) and appointed head of Section II the Abwehr branch dealing with clandestine operations. Within weeks Hippel had organized a force of carefully selected men. Since the project was deemed top secret, this crack outfit was designated "Special Duty Training and Construction Company" (Lehr und Bau Kompagnie) to mask its true function.

The unit's missions would be determined by the Oberkommando der Wehrmacht
Oberkommando der Wehrmacht
The Oberkommando der Wehrmacht was part of the command structure of the armed forces of Nazi Germany during World War II.- Genesis :...

 (OKW). The company was headquartered at Stendal in the old Prussian province of Brandenburg
Brandenburg is one of the sixteen federal-states of Germany. It lies in the east of the country and is one of the new federal states that were re-created in 1990 upon the reunification of the former West Germany and East Germany. The capital is Potsdam...

 from whence it would derive its name. Here, at an old country estate on the city's outskirts, von Hippel's commandos were taught the techniques of stealth and self sufficiency; how to move silently through the woods, to live off the land and navigate by the stars. They also learned to handle kayaks, skis and parachutes, and even how to create explosives from potash, flour and sugar.

The Brandenburgers did make one concession to the old, Prussian chivalric
Chivalry is a term related to the medieval institution of knighthood which has an aristocratic military origin of individual training and service to others. Chivalry was also the term used to refer to a group of mounted men-at-arms as well as to martial valour...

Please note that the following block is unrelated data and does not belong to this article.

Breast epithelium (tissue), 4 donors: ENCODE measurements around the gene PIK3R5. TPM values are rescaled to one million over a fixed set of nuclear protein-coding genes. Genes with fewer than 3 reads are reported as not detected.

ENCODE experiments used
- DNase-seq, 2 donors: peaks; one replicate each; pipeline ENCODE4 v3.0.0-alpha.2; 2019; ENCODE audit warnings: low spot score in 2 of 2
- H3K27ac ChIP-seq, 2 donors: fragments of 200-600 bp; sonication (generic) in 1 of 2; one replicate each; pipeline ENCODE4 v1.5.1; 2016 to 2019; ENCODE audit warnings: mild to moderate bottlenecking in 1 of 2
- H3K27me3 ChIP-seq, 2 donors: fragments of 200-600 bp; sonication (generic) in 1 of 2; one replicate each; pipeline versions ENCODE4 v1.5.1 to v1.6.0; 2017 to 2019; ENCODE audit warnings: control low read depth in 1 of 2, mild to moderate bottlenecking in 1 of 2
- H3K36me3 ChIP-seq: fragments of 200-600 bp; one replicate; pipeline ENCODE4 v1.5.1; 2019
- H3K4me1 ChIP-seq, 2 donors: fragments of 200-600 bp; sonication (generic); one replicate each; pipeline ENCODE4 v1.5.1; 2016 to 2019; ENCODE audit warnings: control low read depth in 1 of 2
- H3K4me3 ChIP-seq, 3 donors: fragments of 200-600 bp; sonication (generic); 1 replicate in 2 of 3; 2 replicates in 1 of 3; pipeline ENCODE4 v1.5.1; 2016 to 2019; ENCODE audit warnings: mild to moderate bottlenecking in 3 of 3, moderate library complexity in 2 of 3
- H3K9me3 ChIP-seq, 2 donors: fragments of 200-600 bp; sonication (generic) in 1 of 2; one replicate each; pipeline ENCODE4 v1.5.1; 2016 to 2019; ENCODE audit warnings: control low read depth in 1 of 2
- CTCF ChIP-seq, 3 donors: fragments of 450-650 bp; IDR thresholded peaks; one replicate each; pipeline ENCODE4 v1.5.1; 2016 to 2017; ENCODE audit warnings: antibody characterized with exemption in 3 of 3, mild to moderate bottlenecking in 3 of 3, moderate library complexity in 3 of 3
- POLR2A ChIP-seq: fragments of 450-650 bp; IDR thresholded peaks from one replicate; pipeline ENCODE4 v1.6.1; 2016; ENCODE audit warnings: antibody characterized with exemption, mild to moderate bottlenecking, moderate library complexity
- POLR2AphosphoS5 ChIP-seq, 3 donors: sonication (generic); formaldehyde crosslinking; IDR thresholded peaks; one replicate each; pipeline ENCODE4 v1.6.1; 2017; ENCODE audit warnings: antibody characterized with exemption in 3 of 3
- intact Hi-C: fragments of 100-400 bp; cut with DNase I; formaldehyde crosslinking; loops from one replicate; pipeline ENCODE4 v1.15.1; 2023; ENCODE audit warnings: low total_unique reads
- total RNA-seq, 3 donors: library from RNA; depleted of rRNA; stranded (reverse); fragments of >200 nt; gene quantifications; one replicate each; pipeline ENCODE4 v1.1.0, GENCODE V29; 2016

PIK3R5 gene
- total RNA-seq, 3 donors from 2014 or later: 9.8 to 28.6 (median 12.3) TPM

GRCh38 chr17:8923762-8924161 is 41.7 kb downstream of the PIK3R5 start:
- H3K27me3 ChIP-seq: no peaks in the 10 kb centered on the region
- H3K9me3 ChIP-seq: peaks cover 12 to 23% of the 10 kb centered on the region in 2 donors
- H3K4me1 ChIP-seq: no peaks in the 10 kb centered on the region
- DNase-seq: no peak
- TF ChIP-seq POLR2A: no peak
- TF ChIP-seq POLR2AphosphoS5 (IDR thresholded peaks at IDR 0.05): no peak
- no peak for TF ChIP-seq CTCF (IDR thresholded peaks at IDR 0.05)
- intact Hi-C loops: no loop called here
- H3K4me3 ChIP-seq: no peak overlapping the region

code, however- they never attacked without first revealing their true uniforms, which they wore underneath their disguises. Though not always practical, this did give them the advantage, if captured, of being treated as uniformed enemy combatants rather than spies and thus being summarily executed. After achieving impressive early results in their training exercises, the company was expanded into a battalion
A battalion is a military unit of around 300–1,200 soldiers usually consisting of between two and seven companies and typically commanded by either a Lieutenant Colonel or a Colonel...

, which was code named Ebbinghaus.

The Brandenburgers' first real test would come in mid-1939. Small teams of these commandos, disguised as miners and laborers, sneaked into Poland